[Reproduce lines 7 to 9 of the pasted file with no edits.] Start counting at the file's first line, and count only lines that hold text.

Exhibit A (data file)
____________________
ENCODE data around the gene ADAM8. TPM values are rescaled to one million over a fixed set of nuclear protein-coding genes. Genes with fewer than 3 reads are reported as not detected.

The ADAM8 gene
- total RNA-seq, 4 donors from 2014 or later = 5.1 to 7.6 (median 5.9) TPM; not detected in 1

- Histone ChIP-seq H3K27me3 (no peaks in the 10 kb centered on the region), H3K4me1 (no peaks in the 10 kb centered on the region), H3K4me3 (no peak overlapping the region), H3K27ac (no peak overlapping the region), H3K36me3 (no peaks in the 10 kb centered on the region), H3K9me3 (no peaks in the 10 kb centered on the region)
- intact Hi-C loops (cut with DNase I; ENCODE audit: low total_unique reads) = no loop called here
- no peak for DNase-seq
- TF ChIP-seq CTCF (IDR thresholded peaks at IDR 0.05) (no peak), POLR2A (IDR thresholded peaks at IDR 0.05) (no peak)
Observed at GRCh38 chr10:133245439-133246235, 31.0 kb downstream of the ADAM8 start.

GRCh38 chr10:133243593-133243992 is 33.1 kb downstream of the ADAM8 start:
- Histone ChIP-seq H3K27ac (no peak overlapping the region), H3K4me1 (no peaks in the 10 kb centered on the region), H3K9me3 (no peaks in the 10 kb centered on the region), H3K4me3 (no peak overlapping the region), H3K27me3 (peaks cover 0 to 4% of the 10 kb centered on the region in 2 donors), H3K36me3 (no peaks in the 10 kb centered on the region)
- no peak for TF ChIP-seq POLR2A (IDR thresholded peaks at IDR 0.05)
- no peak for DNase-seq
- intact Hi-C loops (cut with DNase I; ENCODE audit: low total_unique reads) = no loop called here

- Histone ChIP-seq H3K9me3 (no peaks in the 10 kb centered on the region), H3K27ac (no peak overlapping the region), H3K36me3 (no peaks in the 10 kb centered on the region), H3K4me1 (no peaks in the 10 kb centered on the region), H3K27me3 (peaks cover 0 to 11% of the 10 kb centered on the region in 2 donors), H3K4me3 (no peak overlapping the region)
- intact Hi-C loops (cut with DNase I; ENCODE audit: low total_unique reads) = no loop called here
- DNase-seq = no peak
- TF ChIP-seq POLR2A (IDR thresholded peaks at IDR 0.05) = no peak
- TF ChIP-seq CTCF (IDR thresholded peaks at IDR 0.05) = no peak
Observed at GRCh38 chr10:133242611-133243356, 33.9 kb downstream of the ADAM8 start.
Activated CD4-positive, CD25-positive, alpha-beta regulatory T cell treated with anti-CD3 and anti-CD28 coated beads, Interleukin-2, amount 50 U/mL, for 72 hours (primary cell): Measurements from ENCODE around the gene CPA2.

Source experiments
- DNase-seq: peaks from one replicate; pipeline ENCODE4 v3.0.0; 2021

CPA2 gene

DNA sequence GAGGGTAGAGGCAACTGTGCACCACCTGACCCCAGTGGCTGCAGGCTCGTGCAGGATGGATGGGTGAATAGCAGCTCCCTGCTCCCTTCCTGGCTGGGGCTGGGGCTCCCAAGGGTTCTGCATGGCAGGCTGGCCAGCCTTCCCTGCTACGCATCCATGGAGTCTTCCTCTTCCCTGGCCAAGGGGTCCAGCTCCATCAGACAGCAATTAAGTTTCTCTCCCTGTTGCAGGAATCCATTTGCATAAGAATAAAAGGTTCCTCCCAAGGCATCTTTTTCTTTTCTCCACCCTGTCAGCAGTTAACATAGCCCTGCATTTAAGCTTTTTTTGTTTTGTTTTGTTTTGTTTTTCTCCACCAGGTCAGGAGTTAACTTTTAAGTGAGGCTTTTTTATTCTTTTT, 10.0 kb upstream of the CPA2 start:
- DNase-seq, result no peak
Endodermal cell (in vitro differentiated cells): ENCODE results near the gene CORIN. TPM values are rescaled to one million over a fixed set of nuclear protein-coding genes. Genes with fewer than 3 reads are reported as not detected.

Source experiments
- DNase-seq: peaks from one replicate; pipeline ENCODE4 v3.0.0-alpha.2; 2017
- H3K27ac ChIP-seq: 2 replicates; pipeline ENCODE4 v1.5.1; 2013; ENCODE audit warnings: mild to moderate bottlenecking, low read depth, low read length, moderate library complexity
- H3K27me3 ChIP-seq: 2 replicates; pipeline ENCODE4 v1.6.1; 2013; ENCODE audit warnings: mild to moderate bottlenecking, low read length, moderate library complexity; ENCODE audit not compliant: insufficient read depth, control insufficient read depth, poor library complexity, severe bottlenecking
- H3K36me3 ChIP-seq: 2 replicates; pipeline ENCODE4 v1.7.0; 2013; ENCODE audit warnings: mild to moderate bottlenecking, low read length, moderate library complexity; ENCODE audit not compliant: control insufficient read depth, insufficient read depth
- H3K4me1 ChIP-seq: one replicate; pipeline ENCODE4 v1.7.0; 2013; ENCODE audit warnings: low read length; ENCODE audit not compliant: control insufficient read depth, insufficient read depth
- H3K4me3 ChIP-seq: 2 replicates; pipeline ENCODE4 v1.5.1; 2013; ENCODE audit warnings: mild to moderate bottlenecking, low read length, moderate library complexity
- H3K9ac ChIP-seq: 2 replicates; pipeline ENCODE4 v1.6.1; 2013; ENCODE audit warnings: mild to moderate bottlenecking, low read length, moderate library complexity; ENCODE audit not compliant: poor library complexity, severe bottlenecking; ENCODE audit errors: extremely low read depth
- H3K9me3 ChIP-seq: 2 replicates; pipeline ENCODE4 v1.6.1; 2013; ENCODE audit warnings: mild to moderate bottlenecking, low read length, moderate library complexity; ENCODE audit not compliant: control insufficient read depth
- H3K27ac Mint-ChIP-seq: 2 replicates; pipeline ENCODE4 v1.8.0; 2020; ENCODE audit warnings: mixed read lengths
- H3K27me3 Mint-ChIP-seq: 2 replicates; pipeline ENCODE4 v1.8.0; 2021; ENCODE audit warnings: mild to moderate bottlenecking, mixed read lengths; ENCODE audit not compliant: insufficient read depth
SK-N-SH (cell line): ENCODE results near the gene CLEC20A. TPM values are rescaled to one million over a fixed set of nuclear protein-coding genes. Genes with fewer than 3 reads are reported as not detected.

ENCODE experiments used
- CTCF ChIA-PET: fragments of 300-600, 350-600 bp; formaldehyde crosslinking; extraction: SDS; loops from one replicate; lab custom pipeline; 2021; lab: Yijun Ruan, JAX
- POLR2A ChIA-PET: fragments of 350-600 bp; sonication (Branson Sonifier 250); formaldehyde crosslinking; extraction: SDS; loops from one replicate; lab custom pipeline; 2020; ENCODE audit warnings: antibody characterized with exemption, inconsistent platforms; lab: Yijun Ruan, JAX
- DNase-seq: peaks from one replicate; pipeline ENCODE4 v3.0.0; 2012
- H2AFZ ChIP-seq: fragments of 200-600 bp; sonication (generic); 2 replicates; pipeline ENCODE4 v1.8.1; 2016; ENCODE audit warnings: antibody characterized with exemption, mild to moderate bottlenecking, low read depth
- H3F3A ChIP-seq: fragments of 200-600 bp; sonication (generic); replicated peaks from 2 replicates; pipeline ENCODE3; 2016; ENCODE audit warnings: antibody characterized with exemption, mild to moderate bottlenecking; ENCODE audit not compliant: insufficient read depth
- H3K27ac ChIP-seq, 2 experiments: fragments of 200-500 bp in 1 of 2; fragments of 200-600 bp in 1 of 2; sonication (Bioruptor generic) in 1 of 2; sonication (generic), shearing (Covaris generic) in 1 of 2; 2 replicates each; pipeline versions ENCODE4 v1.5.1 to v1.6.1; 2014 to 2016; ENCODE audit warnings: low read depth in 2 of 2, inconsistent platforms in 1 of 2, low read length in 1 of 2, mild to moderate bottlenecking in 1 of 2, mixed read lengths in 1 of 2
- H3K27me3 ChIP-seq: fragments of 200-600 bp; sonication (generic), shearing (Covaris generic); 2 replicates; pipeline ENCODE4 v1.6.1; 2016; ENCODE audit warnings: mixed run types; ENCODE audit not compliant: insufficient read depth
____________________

- TF ChIP-seq CTCF (IDR thresholded peaks at IDR 0.05) (no peak), POLR2A (IDR thresholded peaks at IDR 0.05) (no peak)
Observed at GRCh38 chr10:133245439-133246235, 31.0 kb downstream of the ADAM8 start.

GRCh38 chr10:133243593-133243992 is 33.1 kb downstream of the ADAM8 start: